CURRENT and emerging female leaders in the horticulture industry can apply for a leadership development scholarship opportunity valued at up to $5470.
The scholarships come as university research shows agriculture might be doing better than other industries in terms of balancing gender representation.
The Hort Innovation and Women & Leadership Australia (WLA) funded scholarship grants cover up to 60 per cent of the cost of the programs.
The funding is specifically designated for women working in all horticulture sectors who are emerging leaders or have mid-level management and leadership experience.
Hort Innovation chief executive, John Lloyd, said the 2017 Gender Equality Insights report showed that men in agriculture, forestry and fishery industries are paid 18.9 per cent more than women.
“Women in the industry have given us the feedback that they would like additional tools to empower them in what is a male dominated industry,” he said.
“On top of this, an ageing workforce, limited access to formal leadership training, declining interest in studying horticulture and a lack of support around post-graduate research means that it is very hard for women to progress and develop in this field.
“This scholarship program will address some of the issues women face, and give them the tools needed to support long and profitable careers in horticulture.”
Charles Sturt University (CSU) Emeritus Professor Jim Pratley says in terms of gender balance in agricultural education, the scales have tipped but more is needed to support the women in the workforce.
Professor Pratley will present a paper, “Agriculture – from macho to gender balance” at the Australian Agronomy Conference next week in Ballarat in Victoria.
"For 100 years, agricultural education in Australia was provided for males only," Professor Pratley said.
"Specialist agricultural high schools and post-secondary agricultural colleges were established but in almost all cases the early versions of these institutions described their mission as educating boys, lads or young men.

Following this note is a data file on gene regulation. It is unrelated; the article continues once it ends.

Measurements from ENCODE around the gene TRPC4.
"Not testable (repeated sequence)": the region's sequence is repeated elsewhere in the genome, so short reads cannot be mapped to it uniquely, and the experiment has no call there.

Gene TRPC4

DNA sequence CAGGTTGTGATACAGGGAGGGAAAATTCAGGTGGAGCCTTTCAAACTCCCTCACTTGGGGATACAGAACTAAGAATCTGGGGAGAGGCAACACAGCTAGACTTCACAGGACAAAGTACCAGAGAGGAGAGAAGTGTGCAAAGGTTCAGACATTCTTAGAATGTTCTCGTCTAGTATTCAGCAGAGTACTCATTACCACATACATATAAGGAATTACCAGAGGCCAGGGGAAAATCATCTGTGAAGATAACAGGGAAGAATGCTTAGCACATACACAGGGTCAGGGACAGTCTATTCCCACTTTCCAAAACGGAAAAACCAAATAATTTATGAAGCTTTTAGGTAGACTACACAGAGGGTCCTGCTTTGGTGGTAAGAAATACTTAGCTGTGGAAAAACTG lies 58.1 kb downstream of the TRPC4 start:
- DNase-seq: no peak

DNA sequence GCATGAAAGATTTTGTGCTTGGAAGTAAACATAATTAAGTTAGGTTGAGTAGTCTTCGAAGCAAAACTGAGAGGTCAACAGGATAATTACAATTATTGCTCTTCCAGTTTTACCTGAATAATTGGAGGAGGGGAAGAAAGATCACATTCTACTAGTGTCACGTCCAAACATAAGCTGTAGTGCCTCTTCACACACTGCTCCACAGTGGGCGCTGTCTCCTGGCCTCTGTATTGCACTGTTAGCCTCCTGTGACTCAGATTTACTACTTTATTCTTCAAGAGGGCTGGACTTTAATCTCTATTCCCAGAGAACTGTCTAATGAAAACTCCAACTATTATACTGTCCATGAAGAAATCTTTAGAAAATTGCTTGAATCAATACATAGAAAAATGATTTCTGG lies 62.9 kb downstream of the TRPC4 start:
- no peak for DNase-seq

"From the 1970s onwards women were admitted to almost all agricultural education institutions but it took until 2003 for gender balance become a reality in university agriculture.
“This was some 15 years after gender balance had been reached across the university sector."
Professor Pratley said agriculture can now be considered one of the success stories of gender balance, particularly in respect of agricultural education and training.
"Since 2003 female enrolments in Australian universities in agriculture has exceeded enrolment by males.
"Agriculture gender percentages are now on par with the average enrolments across all areas, and similar to those in commerce and the sciences."
Horticulture scholarship applicants can choose from two courses: Executive Ready and the Accelerated Leadership Performance Program.
The blended courses are delivered on a part-time basis over four or seven months respectively.
Participants will learn skills such as heightened presence and influence, managing team dynamics, driving performance and leading innovation and change.
The funding is available to individuals and groups of employees who own or work within levy-paying businesses.
Ten women are currently participating in the two courses after the launch of the program earlier this year.
WLA Head of School Kelly Rothwell said it is fantastic to see the momentum quickly generated by the initiative.
“I take great pride in the fact that 10 women from the horticulture sector are already participating in these leadership development courses,” she said.
“WLA is thrilled to be working with Hort Innovation and playing a key role in transforming the lives of many women right throughout the industry.”
For more information and to apply, visit the WLA website. Expressions of interest close on Friday, October 27 at 5pm AEDT.